Editor's Choice

Inside Amazon's Brave New World of Fan Fiction

Leo is a member of The Motley Fool Blog Network -- entries represent the personal opinion of the blogger and are not formally edited.

I never quite understood the appeal of writing fan fiction, in which passionate writers spent copious amounts of time writing derivative works of existing fiction, such as Star Trek. I used to simply consider it a geeky niche sub-genre, since fan fiction could never be published due to copyright issues, and could never reach much farther than a limited circle of friends, family members and Internet visitors. In short, I thought it was simply a creative writing exercise in daydreaming.

Yet lo and behold, I was wrong. A recent deal inked between Amazon (NASDAQ: AMZN) and Time Warner’s (NYSE: TWX) Alloy Entertainment shows that not only can fan fiction be legally published, but it can also be profitable.

Paid fan fiction

Through the new partnership with Alloy Entertainment, which publishes tie-in novels based on Warner Bros.’ television shows, Amazon writers can now write, self-publish and sell fan fiction stories based on Gossip Girl, Pretty Little Liars and Vampire Diaries. Writers who write stories that are between 5,000 to 10,000 words will earn 20% of the revenue, while stories that exceed 10,000 words can earn 35%. The rest of the revenue is split between Amazon and Alloy Entertainment. By comparison, an author who self-publishes an original Amazon book in the Kindle Store normally earns a 70% cut.

To get the ball rolling, Amazon commissioned several higher-profile professional writers, including Barbara Freethy, John Everson and Colleen Thompson, to write several fan fiction launch titles for the three Alloy Entertainment franchises. I expect that many fan fiction writers, who currently contribute plenty of free stories about Gossip Girl, Pretty Little Liars and Vampire Diaries to online archive FanFiction.net, will be eager to sell their stories on Amazon. At the time of this writing, there are 8,171 Gossip Girl stories, 3,720 Pretty Little Liars stories, and 17,736 Vampire Diaries stories available on the site.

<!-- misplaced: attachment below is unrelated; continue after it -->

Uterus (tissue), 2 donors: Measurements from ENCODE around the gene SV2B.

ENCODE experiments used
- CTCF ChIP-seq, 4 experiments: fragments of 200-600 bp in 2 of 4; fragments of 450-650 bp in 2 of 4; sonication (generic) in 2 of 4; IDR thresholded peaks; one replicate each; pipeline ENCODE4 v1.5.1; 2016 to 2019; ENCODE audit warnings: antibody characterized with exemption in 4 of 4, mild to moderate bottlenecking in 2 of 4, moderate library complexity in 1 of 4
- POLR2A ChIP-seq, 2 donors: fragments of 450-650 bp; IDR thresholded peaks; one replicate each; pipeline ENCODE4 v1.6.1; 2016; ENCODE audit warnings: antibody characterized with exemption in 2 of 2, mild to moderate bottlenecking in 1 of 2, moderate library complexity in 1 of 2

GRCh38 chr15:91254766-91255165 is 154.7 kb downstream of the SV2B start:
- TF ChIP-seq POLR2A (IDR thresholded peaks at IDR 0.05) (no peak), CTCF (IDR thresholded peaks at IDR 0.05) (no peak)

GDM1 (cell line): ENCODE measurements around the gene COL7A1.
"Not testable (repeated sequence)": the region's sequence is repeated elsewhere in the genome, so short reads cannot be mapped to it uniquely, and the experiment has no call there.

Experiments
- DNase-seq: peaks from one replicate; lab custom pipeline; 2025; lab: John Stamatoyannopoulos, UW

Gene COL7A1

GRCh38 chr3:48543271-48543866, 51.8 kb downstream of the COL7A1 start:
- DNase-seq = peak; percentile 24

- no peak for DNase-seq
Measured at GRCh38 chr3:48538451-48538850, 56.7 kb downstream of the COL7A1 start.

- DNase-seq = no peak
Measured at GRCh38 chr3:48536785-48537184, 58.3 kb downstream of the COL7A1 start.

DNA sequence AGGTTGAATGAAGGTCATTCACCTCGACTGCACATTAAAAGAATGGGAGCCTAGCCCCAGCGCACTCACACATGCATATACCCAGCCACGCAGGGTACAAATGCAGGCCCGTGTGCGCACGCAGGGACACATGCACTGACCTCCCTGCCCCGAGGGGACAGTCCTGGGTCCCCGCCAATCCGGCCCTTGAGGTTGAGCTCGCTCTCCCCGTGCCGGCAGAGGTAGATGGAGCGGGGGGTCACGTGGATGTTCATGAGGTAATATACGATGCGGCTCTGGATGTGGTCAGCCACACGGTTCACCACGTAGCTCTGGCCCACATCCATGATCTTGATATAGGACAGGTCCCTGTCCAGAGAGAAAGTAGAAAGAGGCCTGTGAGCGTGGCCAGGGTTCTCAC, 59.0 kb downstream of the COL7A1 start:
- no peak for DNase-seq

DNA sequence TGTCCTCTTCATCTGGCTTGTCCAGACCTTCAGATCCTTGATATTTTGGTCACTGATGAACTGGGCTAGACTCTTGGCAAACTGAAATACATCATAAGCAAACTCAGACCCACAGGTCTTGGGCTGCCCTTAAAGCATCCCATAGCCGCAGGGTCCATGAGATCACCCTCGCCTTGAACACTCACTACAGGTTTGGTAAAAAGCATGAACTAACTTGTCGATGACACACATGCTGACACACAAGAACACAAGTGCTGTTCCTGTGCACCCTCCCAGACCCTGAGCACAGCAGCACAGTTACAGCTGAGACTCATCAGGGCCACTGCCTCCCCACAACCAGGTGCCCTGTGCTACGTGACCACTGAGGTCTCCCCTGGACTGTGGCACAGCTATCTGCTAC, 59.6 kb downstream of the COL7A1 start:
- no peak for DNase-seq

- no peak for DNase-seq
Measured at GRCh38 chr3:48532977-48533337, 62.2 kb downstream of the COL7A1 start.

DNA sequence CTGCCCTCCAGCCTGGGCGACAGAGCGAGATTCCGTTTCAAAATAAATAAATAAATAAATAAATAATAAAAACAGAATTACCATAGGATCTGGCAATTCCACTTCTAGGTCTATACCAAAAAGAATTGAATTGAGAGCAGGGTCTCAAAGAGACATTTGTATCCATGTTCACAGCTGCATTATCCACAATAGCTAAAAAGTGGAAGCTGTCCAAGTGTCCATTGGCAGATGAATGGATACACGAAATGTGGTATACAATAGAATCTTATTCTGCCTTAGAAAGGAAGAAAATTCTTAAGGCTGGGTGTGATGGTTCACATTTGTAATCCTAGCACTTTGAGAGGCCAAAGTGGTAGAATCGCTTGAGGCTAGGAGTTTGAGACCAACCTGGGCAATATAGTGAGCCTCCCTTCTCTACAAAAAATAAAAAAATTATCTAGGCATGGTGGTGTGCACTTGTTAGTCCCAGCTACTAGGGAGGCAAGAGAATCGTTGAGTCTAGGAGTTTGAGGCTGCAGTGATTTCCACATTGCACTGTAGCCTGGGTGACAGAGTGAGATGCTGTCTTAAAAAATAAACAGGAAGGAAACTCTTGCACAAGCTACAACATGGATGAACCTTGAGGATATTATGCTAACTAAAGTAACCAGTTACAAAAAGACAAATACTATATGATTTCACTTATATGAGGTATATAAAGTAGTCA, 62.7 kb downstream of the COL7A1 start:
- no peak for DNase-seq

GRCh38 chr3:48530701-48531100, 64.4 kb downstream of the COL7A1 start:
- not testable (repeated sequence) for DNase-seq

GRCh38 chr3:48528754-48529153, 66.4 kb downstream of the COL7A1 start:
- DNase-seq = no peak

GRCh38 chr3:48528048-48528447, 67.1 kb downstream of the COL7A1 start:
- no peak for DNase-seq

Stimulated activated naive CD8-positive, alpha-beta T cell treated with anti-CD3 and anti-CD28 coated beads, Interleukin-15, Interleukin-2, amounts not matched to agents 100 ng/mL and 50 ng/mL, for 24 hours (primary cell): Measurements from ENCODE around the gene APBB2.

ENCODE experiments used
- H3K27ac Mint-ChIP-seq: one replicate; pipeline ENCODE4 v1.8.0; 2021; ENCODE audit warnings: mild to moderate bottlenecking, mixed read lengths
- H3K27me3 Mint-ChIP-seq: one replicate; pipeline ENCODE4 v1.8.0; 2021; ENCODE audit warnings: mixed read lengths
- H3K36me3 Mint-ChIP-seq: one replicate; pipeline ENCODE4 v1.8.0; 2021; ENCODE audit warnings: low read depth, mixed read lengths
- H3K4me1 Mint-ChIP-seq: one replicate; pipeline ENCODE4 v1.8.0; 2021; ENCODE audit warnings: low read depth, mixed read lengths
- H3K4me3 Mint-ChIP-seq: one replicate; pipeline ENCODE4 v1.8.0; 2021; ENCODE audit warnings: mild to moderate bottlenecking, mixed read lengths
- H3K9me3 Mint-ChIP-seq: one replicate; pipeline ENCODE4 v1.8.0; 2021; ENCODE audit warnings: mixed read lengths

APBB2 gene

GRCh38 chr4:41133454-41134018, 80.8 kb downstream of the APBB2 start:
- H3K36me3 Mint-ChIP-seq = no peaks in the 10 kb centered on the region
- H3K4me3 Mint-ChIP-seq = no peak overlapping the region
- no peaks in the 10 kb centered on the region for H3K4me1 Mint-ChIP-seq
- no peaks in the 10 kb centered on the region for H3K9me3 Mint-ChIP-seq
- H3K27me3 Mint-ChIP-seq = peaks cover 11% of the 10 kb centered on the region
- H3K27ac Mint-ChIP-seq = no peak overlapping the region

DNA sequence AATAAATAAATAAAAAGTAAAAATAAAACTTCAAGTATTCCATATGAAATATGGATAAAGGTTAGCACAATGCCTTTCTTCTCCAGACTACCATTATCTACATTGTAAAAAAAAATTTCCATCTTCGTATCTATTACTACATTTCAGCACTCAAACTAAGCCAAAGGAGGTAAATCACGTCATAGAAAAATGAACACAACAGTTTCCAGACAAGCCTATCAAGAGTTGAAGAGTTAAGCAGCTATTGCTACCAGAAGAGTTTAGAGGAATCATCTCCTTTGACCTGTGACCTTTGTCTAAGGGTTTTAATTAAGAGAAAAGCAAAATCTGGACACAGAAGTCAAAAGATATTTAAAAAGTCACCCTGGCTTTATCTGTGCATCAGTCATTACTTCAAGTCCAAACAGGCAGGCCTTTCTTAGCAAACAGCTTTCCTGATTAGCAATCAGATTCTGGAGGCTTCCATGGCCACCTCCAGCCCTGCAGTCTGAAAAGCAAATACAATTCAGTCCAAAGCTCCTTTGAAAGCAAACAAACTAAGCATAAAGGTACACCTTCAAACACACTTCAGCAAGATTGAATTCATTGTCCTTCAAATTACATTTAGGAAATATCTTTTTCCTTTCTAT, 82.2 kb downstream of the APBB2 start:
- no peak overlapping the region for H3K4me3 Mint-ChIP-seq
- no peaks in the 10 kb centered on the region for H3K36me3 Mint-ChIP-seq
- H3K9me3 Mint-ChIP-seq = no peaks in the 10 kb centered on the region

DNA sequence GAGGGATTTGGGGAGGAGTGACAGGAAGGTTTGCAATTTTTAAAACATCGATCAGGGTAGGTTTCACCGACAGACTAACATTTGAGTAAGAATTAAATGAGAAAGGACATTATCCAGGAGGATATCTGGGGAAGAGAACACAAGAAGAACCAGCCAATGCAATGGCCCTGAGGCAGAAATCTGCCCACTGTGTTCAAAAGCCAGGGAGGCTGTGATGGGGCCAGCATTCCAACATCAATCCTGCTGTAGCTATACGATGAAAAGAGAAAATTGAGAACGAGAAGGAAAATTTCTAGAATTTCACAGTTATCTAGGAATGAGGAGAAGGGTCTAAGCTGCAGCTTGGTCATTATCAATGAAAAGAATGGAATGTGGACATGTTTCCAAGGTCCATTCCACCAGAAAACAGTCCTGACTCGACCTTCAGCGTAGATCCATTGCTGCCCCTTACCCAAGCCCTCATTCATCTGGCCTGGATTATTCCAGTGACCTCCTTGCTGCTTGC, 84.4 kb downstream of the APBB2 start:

Alloy Entertainment is part of Time Warner’s Warner Bros. Film and TV segment, which posted a year-on-year top line decline of 5.0% last quarter. Increased sales of its fan fiction could boost the segment’s top line as well as pique viewer interest in its associated CW television series, which are 50% co-owned by CBS Corp.

A brave new world

Amazon’s new fan fiction business marks the birth of Kindle Worlds, which aims to grow into a sprawling universe of fan fiction, similar to Star Wars’ Expanded Universe. If Amazon can partner up with some other major companies, such as Scholastic (NASDAQ: SCHL), Hachette Livre, or Disney, Kindle Worlds could grow rapidly. Scholastic owns the Harry Potter and The Hunger Games franchises, Hachette Livre owns Twilight, while Disney owns Star Wars. Partnering with Amazon would be mutually beneficial for these publishers and parent companies, since Kindle Worlds could help franchises stay fresh and relevant in the absence of official releases.